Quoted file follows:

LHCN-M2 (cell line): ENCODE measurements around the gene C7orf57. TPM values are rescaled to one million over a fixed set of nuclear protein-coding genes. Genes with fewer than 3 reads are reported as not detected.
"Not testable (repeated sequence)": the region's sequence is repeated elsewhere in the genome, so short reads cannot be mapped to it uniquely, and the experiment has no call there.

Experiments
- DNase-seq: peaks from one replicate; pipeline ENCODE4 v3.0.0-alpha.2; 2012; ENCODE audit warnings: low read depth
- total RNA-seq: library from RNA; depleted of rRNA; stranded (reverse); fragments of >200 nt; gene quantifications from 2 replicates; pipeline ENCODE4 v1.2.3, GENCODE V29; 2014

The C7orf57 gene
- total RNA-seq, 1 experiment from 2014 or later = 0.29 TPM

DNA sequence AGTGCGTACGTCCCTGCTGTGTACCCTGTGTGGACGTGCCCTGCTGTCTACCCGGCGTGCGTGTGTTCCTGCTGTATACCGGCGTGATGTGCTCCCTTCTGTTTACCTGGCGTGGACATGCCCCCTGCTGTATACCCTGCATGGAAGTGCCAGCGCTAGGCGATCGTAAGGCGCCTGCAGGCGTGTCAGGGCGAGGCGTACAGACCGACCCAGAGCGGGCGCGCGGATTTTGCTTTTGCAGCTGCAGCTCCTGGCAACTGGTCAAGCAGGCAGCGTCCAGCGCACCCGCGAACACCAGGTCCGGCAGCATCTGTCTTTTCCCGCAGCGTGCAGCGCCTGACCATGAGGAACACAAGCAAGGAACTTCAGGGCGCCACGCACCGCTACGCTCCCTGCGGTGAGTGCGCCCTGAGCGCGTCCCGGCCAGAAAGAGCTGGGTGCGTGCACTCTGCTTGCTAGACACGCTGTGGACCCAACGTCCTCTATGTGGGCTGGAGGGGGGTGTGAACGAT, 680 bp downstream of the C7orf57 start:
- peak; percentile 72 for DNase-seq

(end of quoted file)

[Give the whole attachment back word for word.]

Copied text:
LHCN-M2 (cell line): ENCODE measurements around the gene C7orf57. TPM values are rescaled to one million over a fixed set of nuclear protein-coding genes. Genes with fewer than 3 reads are reported as not detected.
"Not testable (repeated sequence)": the region's sequence is repeated elsewhere in the genome, so short reads cannot be mapped to it uniquely, and the experiment has no call there.

Experiments
- DNase-seq: peaks from one replicate; pipeline ENCODE4 v3.0.0-alpha.2; 2012; ENCODE audit warnings: low read depth
- total RNA-seq: library from RNA; depleted of rRNA; stranded (reverse); fragments of >200 nt; gene quantifications from 2 replicates; pipeline ENCODE4 v1.2.3, GENCODE V29; 2014

The C7orf57 gene
- total RNA-seq, 1 experiment from 2014 or later = 0.29 TPM

DNA sequence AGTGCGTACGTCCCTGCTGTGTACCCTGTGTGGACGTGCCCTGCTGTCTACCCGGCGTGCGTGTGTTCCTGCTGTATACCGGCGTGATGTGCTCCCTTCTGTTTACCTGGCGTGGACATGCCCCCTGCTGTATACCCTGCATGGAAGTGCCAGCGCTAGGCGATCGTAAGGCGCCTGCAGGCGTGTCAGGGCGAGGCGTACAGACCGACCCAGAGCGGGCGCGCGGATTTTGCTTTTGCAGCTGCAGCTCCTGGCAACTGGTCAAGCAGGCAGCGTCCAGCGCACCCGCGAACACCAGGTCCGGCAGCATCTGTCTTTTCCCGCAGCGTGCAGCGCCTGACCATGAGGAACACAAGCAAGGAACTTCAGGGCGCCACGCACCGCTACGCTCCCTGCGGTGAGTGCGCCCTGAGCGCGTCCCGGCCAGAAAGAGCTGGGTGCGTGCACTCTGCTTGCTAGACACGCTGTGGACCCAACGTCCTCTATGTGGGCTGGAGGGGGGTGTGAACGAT, 680 bp downstream of the C7orf57 start:
- peak; percentile 72 for DNase-seq